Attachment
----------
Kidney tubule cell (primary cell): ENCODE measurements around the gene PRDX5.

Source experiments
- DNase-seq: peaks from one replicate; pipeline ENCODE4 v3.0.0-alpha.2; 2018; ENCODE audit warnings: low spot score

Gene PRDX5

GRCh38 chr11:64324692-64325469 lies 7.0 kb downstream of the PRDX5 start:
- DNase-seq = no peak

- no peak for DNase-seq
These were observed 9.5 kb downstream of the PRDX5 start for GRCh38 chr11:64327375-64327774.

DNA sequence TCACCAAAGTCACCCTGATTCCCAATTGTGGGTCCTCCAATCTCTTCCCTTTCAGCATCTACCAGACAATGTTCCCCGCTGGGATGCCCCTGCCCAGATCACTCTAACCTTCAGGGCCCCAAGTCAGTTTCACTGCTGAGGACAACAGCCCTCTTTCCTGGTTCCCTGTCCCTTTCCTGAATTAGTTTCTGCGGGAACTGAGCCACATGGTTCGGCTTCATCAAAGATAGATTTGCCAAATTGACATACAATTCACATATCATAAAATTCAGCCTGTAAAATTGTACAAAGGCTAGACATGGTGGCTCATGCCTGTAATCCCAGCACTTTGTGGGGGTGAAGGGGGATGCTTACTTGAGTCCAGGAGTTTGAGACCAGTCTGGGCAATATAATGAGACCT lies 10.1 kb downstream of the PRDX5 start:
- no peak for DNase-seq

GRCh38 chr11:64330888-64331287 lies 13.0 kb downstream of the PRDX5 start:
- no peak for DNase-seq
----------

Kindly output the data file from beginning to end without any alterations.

Kidney tubule cell (primary cell): ENCODE measurements around the gene PRDX5.

Source experiments
- DNase-seq: peaks from one replicate; pipeline ENCODE4 v3.0.0-alpha.2; 2018; ENCODE audit warnings: low spot score

Gene PRDX5

GRCh38 chr11:64324692-64325469 lies 7.0 kb downstream of the PRDX5 start:
- DNase-seq = no peak

- no peak for DNase-seq
These were observed 9.5 kb downstream of the PRDX5 start for GRCh38 chr11:64327375-64327774.

DNA sequence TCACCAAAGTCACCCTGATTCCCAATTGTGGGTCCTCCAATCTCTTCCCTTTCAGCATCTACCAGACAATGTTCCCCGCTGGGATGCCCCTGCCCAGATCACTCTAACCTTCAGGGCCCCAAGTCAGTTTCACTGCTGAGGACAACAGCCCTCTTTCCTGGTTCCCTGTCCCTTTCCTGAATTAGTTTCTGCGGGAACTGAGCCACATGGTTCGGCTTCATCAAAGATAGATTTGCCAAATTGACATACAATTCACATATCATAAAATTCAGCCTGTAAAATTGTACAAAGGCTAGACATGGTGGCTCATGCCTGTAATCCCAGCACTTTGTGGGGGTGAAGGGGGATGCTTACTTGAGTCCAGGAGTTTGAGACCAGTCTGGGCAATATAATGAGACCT lies 10.1 kb downstream of the PRDX5 start:
- no peak for DNase-seq

GRCh38 chr11:64330888-64331287 lies 13.0 kb downstream of the PRDX5 start:
- no peak for DNase-seq